A BB In His Heart, Last MGH Bombing Patient Heads To Rehab

Near the finish line of the Boston Marathon, a firefighter worked feverishly to stop blood pumping out of Marc Fucarile’s right leg. By the time he finished a tourniquet and called for help, all available ambulances had left Boylston Street, full of marathon bombing patients. A police officer volunteered the spare seats of his wagon, typically used to transport prisoners. The two men raced Fucarile, his skin still smoldering, to Massachusetts General Hospital.

“Yeah,” Fucarile said with a laugh, “with a police officer screaming out the window, ‘Get out of the way!’ I think I might have been on a bench part of the seat and the firefighter was trying to hold me on there. I was slamming my head a lot.”

Marc Fucarile, the most seriously injured bombing patient treated at MGH, is ready to leave for Spaulding Rehabilitation Hospital. (Martha Bebinger/WBUR)

Marc Fucarile, the most seriously injured bombing patient treated at MGH, is ready to leave for Spaulding Rehabilitation Hospital. (Martha Bebinger/WBUR)

Surgeons told Fucarile if he’d arrived two or three minutes later than he did he would have lost too much blood and died.

Now, 45 days later, Fucarile is checking out of Mass General, a hospital he says rivals 10 star hotels. He has a BB lodged in his heart that doctors say is better to leave for now. His right leg was amputated twice — above the knee after an infection invaded the first wound. And he may still lose the lower part of his left leg. But Fucarile is ready for Spaulding Rehabilitation Hospital. (Just one marathon bombing patient has not moved on to rehab: Ericka Brannock is expected to leave Beth Israel Deaconess Medical Center Friday.)

While Fucarile, who’s from Stoneham, celebrates the next step in his recovery, his future, as with many marathon bombing patients, is uncertain.

“It’s still wide open, it hasn’t been healed or shut yet,” Fucarile said describing the wound. “It has sharp pains and the meds can’t do nothing about it.”

Fucarile’s remaining leg, in a knee-length cast, is red, scared and still riddled with scrap metal.

“The left leg is improving,” he explained. “It’s questionable how functional it’s going to be. Potentially I could be a double amputee. But the doctors have a strong hope for it.”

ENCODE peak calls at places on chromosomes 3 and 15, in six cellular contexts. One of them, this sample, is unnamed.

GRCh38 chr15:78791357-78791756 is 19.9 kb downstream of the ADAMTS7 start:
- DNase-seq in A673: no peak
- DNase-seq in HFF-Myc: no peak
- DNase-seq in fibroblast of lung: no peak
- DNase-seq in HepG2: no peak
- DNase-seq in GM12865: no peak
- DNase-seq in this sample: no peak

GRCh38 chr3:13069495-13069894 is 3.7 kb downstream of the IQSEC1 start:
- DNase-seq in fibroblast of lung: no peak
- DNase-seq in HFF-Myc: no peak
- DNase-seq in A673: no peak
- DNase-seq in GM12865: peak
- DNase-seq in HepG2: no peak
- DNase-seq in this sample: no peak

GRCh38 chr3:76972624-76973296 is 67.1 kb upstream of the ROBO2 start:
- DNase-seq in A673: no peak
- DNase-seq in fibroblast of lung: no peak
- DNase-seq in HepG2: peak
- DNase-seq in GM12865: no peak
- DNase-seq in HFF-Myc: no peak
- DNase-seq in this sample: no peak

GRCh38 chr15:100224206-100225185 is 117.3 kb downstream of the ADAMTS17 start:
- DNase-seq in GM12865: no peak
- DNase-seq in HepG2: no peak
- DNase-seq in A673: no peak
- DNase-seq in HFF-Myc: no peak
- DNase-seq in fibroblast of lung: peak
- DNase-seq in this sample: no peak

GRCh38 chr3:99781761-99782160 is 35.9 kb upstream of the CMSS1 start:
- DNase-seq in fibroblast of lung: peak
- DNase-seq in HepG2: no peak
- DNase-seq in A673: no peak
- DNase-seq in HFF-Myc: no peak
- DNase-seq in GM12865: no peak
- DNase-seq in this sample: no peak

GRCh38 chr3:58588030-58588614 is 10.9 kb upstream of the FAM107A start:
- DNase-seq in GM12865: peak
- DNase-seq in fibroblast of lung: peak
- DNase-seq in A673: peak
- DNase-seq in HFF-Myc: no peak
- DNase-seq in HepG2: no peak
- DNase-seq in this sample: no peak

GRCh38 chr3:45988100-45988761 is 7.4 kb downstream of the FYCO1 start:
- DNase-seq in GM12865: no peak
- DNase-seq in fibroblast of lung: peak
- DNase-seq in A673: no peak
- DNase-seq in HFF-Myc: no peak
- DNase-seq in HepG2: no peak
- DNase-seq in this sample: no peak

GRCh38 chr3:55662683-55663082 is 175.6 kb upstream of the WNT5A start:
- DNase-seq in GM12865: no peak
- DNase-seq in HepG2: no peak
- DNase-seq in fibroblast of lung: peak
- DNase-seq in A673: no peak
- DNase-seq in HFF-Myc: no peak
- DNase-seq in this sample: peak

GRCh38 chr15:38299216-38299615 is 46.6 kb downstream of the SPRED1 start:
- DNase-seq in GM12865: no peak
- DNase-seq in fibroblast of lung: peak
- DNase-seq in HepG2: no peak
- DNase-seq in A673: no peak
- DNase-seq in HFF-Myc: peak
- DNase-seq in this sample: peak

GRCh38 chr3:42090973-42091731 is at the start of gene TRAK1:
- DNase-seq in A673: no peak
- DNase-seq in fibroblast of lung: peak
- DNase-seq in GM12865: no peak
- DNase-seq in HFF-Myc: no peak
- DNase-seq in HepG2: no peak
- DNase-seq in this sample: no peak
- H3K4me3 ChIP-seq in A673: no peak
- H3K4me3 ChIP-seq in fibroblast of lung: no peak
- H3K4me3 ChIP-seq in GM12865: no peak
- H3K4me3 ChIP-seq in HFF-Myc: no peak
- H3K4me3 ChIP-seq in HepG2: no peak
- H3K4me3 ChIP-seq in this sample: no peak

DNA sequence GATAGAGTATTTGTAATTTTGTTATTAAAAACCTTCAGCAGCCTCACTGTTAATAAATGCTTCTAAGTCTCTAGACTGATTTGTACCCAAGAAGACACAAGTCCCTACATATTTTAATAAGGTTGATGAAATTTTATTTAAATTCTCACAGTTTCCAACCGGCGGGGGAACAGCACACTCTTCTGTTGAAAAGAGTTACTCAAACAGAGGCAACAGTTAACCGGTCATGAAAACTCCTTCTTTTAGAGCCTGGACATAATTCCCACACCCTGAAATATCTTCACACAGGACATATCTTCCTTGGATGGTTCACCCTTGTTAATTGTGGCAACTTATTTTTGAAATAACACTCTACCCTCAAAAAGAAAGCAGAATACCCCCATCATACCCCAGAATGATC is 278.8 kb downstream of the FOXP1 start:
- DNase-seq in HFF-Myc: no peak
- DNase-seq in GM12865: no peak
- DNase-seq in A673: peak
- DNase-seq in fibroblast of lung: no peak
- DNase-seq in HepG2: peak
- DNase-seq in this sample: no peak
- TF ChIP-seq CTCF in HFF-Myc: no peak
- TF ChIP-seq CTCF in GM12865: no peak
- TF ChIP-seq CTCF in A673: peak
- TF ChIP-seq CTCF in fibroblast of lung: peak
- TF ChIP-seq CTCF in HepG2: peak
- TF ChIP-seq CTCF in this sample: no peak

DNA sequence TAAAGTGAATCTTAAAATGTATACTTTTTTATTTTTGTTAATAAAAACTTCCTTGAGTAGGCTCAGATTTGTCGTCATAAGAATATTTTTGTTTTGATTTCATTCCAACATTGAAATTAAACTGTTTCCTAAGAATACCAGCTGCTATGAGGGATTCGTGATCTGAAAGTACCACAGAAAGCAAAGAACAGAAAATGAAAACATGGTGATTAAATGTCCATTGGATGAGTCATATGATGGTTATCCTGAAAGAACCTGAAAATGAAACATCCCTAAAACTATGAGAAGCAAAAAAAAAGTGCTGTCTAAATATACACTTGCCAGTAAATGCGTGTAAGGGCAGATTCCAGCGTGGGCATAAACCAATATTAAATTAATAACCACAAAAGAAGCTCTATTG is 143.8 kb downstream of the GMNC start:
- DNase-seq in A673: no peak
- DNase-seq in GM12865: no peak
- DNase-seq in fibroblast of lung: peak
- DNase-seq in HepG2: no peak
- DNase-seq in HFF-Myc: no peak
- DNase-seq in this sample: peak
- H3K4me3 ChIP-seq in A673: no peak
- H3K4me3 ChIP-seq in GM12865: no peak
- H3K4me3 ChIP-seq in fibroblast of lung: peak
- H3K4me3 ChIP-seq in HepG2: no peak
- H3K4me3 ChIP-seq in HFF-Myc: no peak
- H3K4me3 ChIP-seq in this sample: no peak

Fucarile also has head injuries from shrapnel. He isn’t sure if they will leave permanent damage. His uncertain medical condition makes applying for financial assistance from the One Fund difficult. Survivors with permanent brain injuries or those who lost both legs will receive more of the nearly $38 million than single amputees and other patients. The application, based on injuries to date, is due June 15. Fucarile is grateful for the fund, but realizes his share won’t come close to covering his costs.

“I mean, the One Fund’s a great thing, I can’t believe how many people have stepped up. The good that’s out there in this world is just phenomenal, phenomenal,” Fucarile said, shaking his head. “And you know we’re all hurting. I don’t know what my outcome’s going to be when I get out of here and what kind of bills I’m going to have. And that’s starting to stress me out.”

Fucarile has health insurance through his employer, Marshall Roofing, but he’s not sure if it will pay all his medical bills. His sister, Stephanie Baron, set up a fund in Fucarile’s name that has raised almost $150,000 so far. But a state-of-the-art prosthetic limb costs more than $100,000, and they wear out every three years or so.

Marc Fucarile and his family celebrates his move to rehab. (Martha Bebinger/WBUR)

Marc Fucarile and his family celebrates his move to rehab. (Martha Bebinger/WBUR)

Fucarile’s 89-year-old grandmother is one of seven family members who packed into his room at MGH for the send-off. Everyone was wearing Boston Strong T-shirts. Doctors and nurses stopped by, too. Some of them remember Fucarile arriving a charred, mangled man, barely holding onto life. Nurse anesthetist Amanda Heidbreder recalls Fucarile as “Distress Patient C.”

“I felt determined that I was going to find out what his name was, who he was, what he was all about, and now I know,” Heidbreder said. “He’s an inspiration to a lot of people. The evil that happened is not going to beat him, he’s going to beat it.”

There were lots of tears of relief and gratitude.

“Every day’s been a step forward and then four steps back and finally we have a solid step forward,” said Jen Regan, Fucarile’s fiancee, wiping her eyes. Regan and Fucarile have a son, 5-year-old Gavin, who Regan says cries a lot at night, asking for his dad.

“I’m just excited. I’m excited for Gavin to see [Fucarile] in a new place,” Regan said, breaking into a smile. “It’s just a good day, a good day.”

Fucarile hopes to be home after a month or two in rehab. The family will have to move out of their second-floor apartment to something that’s wheelchair accessible for the time being. Fucarile and Regan still plan to be married, but Regan’s told Fucarile that it won’t happen until he’s ready to dance.

“I don’t have a choice,” Fucarile said with a laugh as he headed for the ambulance that took him to Spaulding. “She’s going to make me. And like I said, with one prosthetic or two, I’m still going to do it.”

Few who know Fucarile doubt that promise.

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